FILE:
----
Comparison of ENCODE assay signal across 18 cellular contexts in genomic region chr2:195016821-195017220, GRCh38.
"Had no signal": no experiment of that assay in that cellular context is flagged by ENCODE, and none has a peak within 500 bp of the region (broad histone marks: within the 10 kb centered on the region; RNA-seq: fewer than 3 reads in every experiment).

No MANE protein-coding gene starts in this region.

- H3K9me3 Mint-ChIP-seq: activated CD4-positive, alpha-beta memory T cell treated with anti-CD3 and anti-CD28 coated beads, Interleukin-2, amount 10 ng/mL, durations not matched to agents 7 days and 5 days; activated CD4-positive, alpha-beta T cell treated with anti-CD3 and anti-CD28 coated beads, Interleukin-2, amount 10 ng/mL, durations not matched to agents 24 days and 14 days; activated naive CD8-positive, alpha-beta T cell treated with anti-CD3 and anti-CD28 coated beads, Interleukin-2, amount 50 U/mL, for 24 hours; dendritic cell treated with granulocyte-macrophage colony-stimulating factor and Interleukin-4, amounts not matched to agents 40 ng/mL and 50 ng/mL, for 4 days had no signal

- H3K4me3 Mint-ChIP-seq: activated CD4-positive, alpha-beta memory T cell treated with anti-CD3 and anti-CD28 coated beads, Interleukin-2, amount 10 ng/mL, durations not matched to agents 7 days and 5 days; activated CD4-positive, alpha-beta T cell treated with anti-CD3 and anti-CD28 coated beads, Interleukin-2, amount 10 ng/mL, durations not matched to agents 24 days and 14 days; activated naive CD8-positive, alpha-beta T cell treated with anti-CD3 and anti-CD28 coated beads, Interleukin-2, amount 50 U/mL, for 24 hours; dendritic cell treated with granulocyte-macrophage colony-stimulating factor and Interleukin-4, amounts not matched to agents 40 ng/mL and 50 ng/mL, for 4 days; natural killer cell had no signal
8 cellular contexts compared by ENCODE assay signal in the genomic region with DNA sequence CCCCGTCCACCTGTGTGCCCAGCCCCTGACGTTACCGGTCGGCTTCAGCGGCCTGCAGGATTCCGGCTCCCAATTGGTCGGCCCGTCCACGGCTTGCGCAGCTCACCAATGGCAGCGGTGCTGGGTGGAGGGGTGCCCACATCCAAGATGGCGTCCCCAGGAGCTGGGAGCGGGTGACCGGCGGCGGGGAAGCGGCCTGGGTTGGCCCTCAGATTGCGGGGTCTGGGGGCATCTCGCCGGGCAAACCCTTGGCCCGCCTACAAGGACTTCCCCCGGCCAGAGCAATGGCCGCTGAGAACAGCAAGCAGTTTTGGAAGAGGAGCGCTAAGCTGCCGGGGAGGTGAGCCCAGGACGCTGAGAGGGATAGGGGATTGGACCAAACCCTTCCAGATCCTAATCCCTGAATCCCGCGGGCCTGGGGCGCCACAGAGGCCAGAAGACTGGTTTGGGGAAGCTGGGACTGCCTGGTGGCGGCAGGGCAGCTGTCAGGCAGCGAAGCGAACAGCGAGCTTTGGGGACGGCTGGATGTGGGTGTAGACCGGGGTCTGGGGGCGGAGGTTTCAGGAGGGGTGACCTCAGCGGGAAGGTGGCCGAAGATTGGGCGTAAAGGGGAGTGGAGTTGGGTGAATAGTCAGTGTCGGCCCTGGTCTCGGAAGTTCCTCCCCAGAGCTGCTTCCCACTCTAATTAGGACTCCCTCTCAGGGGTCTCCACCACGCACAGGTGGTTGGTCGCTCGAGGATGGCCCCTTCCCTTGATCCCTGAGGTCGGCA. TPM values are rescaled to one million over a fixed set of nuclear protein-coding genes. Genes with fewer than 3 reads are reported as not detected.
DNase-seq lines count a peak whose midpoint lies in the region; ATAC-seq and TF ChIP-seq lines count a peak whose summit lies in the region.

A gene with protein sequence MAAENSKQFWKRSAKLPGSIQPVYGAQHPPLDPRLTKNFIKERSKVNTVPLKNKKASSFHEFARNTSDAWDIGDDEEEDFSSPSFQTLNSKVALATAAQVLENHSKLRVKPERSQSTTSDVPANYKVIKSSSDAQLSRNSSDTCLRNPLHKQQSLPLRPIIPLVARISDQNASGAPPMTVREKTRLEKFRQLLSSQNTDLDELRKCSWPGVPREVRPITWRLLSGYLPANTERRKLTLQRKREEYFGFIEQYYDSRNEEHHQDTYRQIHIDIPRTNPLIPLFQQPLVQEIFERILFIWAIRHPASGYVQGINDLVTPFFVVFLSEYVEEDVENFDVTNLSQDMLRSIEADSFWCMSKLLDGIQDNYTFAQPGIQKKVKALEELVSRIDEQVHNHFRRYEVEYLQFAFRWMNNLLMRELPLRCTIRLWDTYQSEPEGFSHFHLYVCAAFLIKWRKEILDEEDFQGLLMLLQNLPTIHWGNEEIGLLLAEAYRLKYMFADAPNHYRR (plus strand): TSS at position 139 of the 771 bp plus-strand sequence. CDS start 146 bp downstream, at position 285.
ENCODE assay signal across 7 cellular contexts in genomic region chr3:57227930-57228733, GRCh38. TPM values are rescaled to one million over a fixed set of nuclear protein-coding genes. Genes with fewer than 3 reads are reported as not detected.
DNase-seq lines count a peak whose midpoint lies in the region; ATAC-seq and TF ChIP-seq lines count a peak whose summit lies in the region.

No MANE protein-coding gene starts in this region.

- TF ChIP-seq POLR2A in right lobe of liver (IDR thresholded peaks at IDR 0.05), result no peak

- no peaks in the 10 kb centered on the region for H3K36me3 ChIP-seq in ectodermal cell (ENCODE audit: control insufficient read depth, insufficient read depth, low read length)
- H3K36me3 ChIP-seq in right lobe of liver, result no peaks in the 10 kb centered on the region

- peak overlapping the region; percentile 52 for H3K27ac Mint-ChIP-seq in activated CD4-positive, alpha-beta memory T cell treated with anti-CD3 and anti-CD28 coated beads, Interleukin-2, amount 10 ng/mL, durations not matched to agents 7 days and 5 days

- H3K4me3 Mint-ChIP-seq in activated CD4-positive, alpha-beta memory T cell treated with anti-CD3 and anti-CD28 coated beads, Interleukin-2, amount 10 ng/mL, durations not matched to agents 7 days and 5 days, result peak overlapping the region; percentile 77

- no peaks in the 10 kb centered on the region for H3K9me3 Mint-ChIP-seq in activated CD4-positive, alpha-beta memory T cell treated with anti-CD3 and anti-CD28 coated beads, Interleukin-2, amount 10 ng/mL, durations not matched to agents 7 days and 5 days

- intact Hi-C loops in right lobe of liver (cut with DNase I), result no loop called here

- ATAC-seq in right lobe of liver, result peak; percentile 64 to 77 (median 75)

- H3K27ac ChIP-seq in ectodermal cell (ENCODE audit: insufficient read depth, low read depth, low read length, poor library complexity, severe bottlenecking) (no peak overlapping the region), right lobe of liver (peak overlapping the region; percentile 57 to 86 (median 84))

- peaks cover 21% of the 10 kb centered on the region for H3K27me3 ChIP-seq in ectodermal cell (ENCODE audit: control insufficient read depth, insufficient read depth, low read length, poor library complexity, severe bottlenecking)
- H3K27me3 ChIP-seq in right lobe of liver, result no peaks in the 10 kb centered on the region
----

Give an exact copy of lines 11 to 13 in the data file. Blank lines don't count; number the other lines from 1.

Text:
No MANE protein-coding gene starts in this region.

- TF ChIP-seq POLR2A in right lobe of liver (IDR thresholded peaks at IDR 0.05), result no peak

- no peaks in the 10 kb centered on the region for H3K36me3 ChIP-seq in ectodermal cell (ENCODE audit: control insufficient read depth, insufficient read depth, low read length)